“We encourage pollinator-friendly planting through our planting plans. We have planted many bee friendly bulbs and have a wide selection of fruit trees, shrubs and annual flowers to feed a variety of pollinators. It’s an important element of our planting action plan that we choose plants, herbs and flowers which are attractive to pollinators throughout the year. In short we want to attract as many pollinators to our community garden as possible by creating a welcoming habitat in our neighbourhood. That’s why we did little things too like put up a few bee hotels in our nature trails.”
They have followed up those inspiring words with a range of impressive actions.
Even the pandemic couldn’t stop them in the tracks.
Janet takes up the story. “When lockdown began we knew we needed to try to bring the spirit of the park to people’s homes. We kicked off a sunflower competition encouraging our community to participate in growing this nectar rich plant. This resulted in some spectacular sunflowers grown by all ages (and we now have a young volunteer working with me) which I’m sure really cheered people up in the late summer months. Appreciating the challenge our community had in obtaining seeds during the early weeks of lockdown we opened up our seed library to those interested in growing a little bit of Starbank Park in their own gardens, patios or window boxes.”
And the good news didn’t end there.
There has been a significant pollinator bonus in a wonderfully ambitious switch from bedding plants to annuals. Keeping a park vibrant and appealing is not an easy task. It requires impressive detail as well as breadth. One of the most admirable actions is the seemingly straightforward one of leaving dandelions to flower in the park for hungry early bumblebees. That might seem an easy step on the surface, but in parks this is switch from the old engrained ethos of neatly manicured lawns that requires a bit of explanation and engagement to convince folk that things are actually being managed better for nature rather than simply being left to go to ruin.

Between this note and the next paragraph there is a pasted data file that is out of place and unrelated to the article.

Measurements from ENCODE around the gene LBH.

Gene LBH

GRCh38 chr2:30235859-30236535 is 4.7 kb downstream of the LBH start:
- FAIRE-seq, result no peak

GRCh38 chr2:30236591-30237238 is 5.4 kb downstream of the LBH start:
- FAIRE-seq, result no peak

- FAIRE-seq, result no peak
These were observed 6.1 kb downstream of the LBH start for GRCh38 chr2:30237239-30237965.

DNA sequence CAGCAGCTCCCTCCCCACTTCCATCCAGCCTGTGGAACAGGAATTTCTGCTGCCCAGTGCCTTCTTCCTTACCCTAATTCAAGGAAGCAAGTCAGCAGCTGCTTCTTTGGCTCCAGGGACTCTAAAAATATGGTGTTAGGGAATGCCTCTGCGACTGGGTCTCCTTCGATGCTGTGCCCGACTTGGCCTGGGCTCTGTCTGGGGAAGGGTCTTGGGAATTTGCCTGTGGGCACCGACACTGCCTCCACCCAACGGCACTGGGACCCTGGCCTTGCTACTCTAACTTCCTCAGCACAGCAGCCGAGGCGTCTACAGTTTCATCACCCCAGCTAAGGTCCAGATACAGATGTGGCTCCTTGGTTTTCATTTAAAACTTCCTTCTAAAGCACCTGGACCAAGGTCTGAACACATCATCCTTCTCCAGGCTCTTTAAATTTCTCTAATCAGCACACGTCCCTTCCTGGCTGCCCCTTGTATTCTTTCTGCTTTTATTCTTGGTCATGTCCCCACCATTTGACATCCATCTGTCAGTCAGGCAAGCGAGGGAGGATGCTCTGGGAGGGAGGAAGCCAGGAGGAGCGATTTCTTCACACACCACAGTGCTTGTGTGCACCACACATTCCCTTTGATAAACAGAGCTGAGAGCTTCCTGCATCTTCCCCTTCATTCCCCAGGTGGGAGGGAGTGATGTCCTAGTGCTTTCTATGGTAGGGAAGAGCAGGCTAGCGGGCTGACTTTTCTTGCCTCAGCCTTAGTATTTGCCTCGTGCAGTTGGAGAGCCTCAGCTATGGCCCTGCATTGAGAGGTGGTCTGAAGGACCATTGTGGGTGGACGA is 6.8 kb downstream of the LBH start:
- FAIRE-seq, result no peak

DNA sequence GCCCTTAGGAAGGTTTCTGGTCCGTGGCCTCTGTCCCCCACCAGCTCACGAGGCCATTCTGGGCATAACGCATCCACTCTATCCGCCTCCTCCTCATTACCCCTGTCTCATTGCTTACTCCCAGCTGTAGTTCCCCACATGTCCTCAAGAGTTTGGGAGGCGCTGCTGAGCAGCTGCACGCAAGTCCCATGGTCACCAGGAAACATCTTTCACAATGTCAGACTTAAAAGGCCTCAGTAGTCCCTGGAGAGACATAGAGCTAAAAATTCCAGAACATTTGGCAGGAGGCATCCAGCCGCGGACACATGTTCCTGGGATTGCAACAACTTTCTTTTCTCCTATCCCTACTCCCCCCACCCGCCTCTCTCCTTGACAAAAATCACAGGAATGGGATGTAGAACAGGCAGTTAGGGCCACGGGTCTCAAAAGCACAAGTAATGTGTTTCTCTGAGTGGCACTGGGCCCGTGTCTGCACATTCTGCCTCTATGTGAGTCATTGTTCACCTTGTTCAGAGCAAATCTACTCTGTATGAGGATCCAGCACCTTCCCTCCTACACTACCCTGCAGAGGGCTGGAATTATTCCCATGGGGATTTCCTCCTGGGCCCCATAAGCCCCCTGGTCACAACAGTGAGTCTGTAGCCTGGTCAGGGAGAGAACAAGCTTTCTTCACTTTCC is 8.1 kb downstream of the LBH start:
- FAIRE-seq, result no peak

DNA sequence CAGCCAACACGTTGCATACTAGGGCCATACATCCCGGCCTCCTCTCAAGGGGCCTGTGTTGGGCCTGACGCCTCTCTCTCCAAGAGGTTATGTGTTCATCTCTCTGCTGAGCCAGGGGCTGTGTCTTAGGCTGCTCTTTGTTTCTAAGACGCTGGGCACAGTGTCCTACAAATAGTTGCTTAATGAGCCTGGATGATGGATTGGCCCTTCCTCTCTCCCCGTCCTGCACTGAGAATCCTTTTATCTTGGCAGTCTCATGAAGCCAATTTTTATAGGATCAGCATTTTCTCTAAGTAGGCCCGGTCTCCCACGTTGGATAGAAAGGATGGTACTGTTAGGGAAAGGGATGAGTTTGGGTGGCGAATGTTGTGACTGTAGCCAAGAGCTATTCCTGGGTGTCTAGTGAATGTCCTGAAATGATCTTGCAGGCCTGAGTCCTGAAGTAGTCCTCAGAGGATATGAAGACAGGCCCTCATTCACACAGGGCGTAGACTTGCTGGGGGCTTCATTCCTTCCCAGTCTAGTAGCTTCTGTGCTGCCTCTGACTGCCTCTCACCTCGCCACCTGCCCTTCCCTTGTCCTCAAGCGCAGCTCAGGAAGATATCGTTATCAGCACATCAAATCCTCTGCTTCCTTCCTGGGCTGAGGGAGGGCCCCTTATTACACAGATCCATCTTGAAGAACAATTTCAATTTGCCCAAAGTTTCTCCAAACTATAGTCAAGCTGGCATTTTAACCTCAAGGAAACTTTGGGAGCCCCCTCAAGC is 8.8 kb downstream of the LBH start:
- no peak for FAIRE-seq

That job of persuasion and convincing was well done and now it is another popular and beneficial move for pollinators that is part of the ethos here.
The Friends of Starbank Park formed in October 2013 and have not only restored this park to its former glories but carried forward a range of activities and actions that have engaged the local community. Today local schools, edible growing projects and space for toddlers are all part and parcel of a very broad appeal. There are even a couple of ‘little free libraries’ where locals share and swop books.
My own experience of parks is mixed, but of late the swing has been towards nature and community friendly spaces. Starbank combines pleasure, practicalities and pollinators in what is, by any standards, a really pleasing mix.
Find out more and visit:
Starbank Park are active on social media and have an excellent website which gives a lovely flavour of the delights that wait in store. The park also has a regularly updated twitter feed.
The park has a lot to offer at any time of the year. If you would like to see the cherry trees in bloom, weather depending, the first week in May is a good date for your diary!
If you spot a bumble bee in a garden, park or street from now until July, there’s a good chance it will be a tree bumble bee (Bombus hypnorum). Which is remarkable, considering this species was not even recorded in Britain until 2001. From the first sightings near Southampton, the tree bumble bee took Britain by storm: it has spread throughout England, Wales and much of Scotland. This represents an expansion of about 56 km/year. Today this species is often the most abundant bumble bee in urban and semi-urban environments.
One of the characteristics that helped the tree bumble bee make itself at home in Britain is being a synanthrope. From the Greek syn (together) and anthropos (man), this term refers to species that benefit from humans and their habitats. Cockroaches, house sparrows, pigeons and the brown rat are quintessential synanthropes: their distribution and even survival depend on people. The tree bumble bee doesn’t go that far, but its life is greatly improved by our presence. Most bumble bees – most bees, in fact – nest on the ground, and appropriate sites are sometimes scarce. The tree bumble bee, as its name suggests, prefers to nest high up in a tree cavity. But many manmade structures above ground level such as bird boxes, compost bins, gaps under roof tiles, house eaves, and holes in walls and fences are perfectly suitable substitutes. And these sites are usually not disputed by other bees.
Compared to other bumble bees, the tree bumble bee starts the season early and forages at short distances from the nest. It also feeds on a wide variety of flowers, has a high nest density and may have two generations per year. Some or all these factors may have contributed to its success. Whatever the reasons, the speed and reach of tree bumble bee invasion have few parallels among alien species.